Mark S. Weiner

Archive for the ‘Books and libraries’ Category

A Lovely Review; a Small Addendum

In Books and libraries on September 26, 2017 at 8:47 pm

This kind review of “Law’s Picture Books” appeared online today in the Wall Street Journal (on a gated site) and will be published in print tomorrow. The review, by the esteemed critic Edward Rothstein, calls the exhibit “unusual” and “eye-opening,” and it’s quite insightful about our intentions—hurrah!

Also today, these photographs of the exhibit have been posted to the Grolier Club Flickr gallery.

A small addendum for professional historians following up on the review and finding themselves here. In his completely understandable enthusiasm for the dramatic story of David S. Terry, Rothstein writes that the exhibit “tells us” that he was shot and killed by Justice Stephen Field. Scholars familiar with the details of the case will appreciate that we instead write that “Terry was shot and killed”—of course, Terry in fact was killed by Justice Field’s bodyguard, giving rise to the case of In re Neagle (1890). The case is a confusing one, as is the passive voice. My hat’s off to Rothstein for his insightful review, which brings together a great body of complex historical material.

Law’s Picture Books—on Video (with open captions for the deaf)

In Aesthetics, Aesthetics, narrative, form, Books and libraries, Law and film, Video on September 13, 2017 at 11:07 am

On the occasion of the public opening of “Law’s Picture Books” at the Grolier Club in New York, I’m posting all five of the exhibition videos, created under the imprint of Hidden Cabinet Films. In the exhibition hall, the video appear on a big-screen monitor through a nifty digital interface, but you can watch them at home, too. And if you can’t stroll up to the corner of 60th and Park to see the exhibit, you can order its accompanying 200-plus-page, full-color catalogue.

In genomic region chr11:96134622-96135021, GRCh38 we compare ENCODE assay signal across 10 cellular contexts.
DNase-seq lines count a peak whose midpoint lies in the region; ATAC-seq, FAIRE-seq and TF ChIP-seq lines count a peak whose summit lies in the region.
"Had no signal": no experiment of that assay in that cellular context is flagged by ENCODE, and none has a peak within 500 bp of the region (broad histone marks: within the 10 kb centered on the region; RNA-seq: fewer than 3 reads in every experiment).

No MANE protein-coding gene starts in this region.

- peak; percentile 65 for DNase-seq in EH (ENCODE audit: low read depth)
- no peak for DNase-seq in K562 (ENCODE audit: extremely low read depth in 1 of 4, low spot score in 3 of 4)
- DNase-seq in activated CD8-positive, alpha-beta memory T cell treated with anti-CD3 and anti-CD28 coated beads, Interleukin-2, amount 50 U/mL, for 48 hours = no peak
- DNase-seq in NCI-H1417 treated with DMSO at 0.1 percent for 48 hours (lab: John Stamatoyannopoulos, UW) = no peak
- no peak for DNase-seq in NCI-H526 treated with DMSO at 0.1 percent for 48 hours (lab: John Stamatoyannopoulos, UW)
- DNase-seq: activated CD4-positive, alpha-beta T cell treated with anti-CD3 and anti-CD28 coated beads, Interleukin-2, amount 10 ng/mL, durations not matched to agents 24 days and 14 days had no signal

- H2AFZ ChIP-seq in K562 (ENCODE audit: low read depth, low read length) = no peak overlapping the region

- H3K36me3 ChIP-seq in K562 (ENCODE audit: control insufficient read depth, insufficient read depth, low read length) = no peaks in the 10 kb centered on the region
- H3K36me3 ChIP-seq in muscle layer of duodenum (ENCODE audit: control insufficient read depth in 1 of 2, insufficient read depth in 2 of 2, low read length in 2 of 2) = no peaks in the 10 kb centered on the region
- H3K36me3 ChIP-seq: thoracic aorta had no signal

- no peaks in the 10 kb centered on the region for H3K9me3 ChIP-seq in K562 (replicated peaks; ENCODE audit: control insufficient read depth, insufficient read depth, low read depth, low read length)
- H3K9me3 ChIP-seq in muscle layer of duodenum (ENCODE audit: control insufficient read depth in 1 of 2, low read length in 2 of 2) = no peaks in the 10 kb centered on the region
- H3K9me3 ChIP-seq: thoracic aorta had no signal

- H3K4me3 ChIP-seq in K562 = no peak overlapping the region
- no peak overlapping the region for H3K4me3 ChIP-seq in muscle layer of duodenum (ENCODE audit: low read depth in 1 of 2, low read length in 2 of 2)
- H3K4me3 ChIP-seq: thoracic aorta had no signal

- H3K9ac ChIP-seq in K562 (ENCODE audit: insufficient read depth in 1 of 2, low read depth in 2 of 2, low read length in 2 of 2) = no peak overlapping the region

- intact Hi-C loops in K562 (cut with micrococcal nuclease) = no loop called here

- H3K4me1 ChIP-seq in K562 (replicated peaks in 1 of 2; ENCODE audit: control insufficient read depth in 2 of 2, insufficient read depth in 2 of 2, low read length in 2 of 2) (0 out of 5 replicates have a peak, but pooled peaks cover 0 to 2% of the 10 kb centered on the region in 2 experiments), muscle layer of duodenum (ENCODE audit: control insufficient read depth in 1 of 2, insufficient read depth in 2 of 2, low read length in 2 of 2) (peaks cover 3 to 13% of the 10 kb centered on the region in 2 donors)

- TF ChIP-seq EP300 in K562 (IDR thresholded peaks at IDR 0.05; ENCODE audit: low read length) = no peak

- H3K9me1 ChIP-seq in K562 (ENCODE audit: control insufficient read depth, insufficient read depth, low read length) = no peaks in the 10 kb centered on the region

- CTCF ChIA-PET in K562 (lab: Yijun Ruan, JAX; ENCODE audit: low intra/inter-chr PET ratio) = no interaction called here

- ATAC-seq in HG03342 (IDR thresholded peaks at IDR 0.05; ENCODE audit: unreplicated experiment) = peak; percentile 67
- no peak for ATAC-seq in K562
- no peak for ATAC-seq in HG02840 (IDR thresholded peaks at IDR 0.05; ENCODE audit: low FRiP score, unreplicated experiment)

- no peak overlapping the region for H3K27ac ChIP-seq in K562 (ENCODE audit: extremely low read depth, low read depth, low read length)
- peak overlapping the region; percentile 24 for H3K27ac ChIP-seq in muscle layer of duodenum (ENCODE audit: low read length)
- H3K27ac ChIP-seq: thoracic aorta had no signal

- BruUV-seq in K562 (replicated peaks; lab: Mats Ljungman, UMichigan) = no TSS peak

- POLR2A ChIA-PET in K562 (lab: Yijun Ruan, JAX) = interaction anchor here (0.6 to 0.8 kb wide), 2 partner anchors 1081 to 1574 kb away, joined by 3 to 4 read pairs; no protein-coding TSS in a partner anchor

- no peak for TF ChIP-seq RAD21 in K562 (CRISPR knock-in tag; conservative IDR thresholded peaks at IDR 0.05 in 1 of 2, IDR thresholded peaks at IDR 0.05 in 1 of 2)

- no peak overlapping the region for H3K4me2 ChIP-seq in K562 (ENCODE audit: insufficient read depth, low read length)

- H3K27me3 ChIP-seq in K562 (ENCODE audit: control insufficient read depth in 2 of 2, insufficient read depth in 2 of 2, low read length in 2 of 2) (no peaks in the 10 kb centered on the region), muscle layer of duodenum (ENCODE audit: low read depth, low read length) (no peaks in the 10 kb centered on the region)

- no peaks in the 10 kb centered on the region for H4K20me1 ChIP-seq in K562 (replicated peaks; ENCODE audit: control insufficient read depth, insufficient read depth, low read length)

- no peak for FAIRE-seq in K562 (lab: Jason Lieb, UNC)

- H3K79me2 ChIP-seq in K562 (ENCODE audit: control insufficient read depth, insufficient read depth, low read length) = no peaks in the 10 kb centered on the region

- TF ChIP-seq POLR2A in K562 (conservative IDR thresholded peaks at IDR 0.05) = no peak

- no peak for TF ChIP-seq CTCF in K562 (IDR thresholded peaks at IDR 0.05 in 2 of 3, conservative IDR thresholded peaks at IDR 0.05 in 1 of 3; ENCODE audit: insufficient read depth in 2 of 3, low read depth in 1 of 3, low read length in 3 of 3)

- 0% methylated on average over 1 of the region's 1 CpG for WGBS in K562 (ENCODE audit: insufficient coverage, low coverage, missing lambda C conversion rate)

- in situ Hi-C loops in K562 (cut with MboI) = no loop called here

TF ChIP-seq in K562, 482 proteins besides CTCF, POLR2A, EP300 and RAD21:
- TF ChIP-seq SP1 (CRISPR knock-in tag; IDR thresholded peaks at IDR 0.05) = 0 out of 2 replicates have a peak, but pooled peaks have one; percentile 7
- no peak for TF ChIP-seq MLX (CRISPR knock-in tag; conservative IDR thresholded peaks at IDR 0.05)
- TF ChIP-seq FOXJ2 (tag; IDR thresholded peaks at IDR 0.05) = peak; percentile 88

“Explore the mystery of law and sight.” With a soundtrack by Moby! This video explores some big questions that the exhibit poses about law and visual culture. ~ 5 minutes.

 

“How does the purpose of a legal illustration shape its relation with its accompanying text?” This video considers one of the exhibit’s underlying analytic themes. ~ 3 minutes.

 

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Law’s Picture Books

In Aesthetics, Books and libraries on August 17, 2017 at 12:38 pm

I’m delighted to announce that the catalogue for “Law’s Picture Books” is now available directly through The Lawbook Exchange or through other online booksellers. The 220-page volume is based on an exhibition that I’ve co-curated with rare book librarian Mike Widener for the Grolier Club in New York. The exhibit opens to the public on September 13. If you can’t come and see the exhibit in person, the book includes images of every book on display, as well as their accompanying captions—plus more.

From the publisher:

“Illustrated law books” may seem like an oxymoron. After all, law is conceptual, analytic, and so very wordy! Yet for the past decade, over a thousand illustrated law books have been assembled in the Yale Law Library — spanning eight centuries and four continents. Law’s Picture Books began as a major exhibition of that collection at the Grolier Club in New York City, curated by Rare Book Librarian Michael Widener and legal historian Mark S. Weiner. In challenging the stereotype of legal literature as a dreary expanse of dry text, this book will surprise and delight both bibliophiles and members of the legal community. This handsome full-color book is enhanced by the essays “Collecting Yale Law Library’s Picture Books,” (Michael Widener), “Reflections on an Exhibition,” (Mark S. Weiner), “Ars Memoria in Early Law: Looking Beneath the Picture,” (Jolande E. Goldberg, Law Library of Congress), and “Law’s Picture Books and the History of Book Illustration,” (Erin C. Blake, Folger Shakespeare Library).

Preservation Waltz

In Aesthetics, narrative, form, Architecture, Austria, Books and libraries, Constitutional law, Cross-cultural encounters & comparisons, Environment, Europe, Law and film, Law and music, Video on July 19, 2016 at 12:42 pm

The latest video in my series about Austrian concepts of law and the Austrian experience of landscape is called “Preservation Waltz.” Rare books, forests, and domestic architecture. Sustainability is the key principle:

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I discuss the video in this guest post on Environment, Law and History.

Dancing a Jig